I truly believe our members share a common vision of promoting equity within the news media and society. Our membership includes many women – of diverse backgrounds – who broke major barriers at the biggest news organizations in the country, fighting for a common good that has benefitted many of us, including me.
Traveling by plane, trains and automobiles to conferences across the country can be exhausting. I know. As I write this column, I am in the midst of my second conference in Austin, Texas. And while I am tired, I’m also exhilarated. I’m exhilarated not just because Austin is a cool place (and the destination for Journalism and Women Symposium’s conference in 2020!), but because I was allowed to reconnect with my inner journalist.
March has been an exciting month for JAWS, starting with our spring board retreat in Oakland, California. We tackled some big issues, including whether to seek funding for an executive director, streamline the site selection process and increase the size of our year-round membership.
As 2017 comes to a close, I want to thank our members and staff for all their hard work.
Your grit and dedication paid off with a successful CAMP, where women of all ages and backgrounds came together in Hot Springs, Ark. to recognize, inspire and grow as women in journalism.
2017 is the year of journalism conferences for me. So far, I’ve been to NICAR, the Collaborative Journalism Summit, INN Days, IRE and SRCCON. Next, I’ll head to ONA, JAWS CAMP (still the best!) and the Agora Engaged Journalism Summit. I’m going to so many conferences because I’m taking a new risk, trying to start […]
The protests and counter-protests in Charlottesville, Va., highlighted, once again, the challenges we face as journalists, particularly when it comes to false equivalency.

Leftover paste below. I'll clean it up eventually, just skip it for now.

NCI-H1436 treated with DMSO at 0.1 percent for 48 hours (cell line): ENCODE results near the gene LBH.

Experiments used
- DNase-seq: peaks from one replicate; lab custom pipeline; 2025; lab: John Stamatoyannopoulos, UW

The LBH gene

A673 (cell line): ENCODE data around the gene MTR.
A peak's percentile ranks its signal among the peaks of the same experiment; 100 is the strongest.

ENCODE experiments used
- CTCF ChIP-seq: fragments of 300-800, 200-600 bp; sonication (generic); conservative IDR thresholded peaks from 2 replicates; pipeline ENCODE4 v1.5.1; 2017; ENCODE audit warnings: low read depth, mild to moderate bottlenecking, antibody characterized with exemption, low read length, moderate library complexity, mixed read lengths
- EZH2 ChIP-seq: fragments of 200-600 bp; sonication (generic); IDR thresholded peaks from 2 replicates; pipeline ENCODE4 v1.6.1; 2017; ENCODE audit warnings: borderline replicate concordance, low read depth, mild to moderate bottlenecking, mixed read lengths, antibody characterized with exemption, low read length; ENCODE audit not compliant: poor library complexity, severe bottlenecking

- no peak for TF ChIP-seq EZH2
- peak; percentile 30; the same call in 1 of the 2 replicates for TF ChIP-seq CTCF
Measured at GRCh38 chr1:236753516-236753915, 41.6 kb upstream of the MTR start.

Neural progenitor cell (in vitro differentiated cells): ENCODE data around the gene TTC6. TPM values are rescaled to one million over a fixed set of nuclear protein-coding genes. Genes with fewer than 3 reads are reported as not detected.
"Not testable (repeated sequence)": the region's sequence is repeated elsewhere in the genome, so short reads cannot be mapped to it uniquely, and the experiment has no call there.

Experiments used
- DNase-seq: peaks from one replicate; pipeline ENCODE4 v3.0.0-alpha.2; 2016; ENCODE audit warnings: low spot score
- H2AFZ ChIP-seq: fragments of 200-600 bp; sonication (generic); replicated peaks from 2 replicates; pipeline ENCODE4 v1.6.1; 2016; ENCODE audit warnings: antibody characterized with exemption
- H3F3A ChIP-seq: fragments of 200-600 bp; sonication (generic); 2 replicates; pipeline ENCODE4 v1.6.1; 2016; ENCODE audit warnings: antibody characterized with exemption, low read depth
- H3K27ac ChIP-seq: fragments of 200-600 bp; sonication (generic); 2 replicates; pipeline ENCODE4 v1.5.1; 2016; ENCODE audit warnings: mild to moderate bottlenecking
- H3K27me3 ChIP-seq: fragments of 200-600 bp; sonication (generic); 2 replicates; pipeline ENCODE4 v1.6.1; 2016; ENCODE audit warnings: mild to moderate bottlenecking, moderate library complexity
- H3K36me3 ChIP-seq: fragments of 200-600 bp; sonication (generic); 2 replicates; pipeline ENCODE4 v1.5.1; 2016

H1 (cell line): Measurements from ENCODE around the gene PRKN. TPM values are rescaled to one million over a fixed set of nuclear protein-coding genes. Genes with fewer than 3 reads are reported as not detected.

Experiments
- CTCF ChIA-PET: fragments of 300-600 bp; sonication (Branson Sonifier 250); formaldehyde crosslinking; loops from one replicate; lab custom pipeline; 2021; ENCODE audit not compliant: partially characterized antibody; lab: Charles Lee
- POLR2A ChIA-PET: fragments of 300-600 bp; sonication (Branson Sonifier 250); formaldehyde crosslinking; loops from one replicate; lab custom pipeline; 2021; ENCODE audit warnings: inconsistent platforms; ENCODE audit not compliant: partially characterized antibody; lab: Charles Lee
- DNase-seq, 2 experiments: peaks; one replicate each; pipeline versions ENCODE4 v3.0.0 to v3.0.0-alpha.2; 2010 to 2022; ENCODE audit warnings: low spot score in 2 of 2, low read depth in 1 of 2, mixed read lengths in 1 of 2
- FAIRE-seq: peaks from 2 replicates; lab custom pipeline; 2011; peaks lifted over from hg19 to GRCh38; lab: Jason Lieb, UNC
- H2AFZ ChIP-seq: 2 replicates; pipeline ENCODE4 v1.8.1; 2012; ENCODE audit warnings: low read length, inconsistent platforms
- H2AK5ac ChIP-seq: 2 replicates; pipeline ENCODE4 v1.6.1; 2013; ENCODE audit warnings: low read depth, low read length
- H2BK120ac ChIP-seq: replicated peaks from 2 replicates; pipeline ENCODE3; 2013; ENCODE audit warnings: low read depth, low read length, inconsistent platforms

As many have noted, there are no two sides to racism.
Racism is wrong.
It was heartening to see SPJ’s ethics chairman write about the false equivalence.
I recently attended the Investigative Reports and Editor (IRE) conference in Phoenix, Ariz., and hosted a JAWS meetup. Among the group were at least two students, current and former board members, past fellows and one future fellow, Chandra Bozelko. There were even two Brennas from Arizona sitting next to each other – Brenna Goth, a fellow at last year’s Conference and Mentoring Project (CAMP), and Brenna Bailey, a University of Arizona student member.
We shared stories about work, IRE and, of course, our excitement about attending CAMP.
When it comes to our fellows, a JAWS tradition is raising money to help these young women come to CAMP.
Each year, our fellowship committee selects a group of 10 to 14 women who might not otherwise be able to come to CAMP to receive these grants to attend.
This year we’re honored to add the Betsy Wade Legacy Fund Fellowship to the lineup, honoring the first woman copy editor at The New York Times. Wade and her women co-workers sued the Times in the 1970s for equal pay, and their settlement paved the way for better pay and advancement for the women who came after them.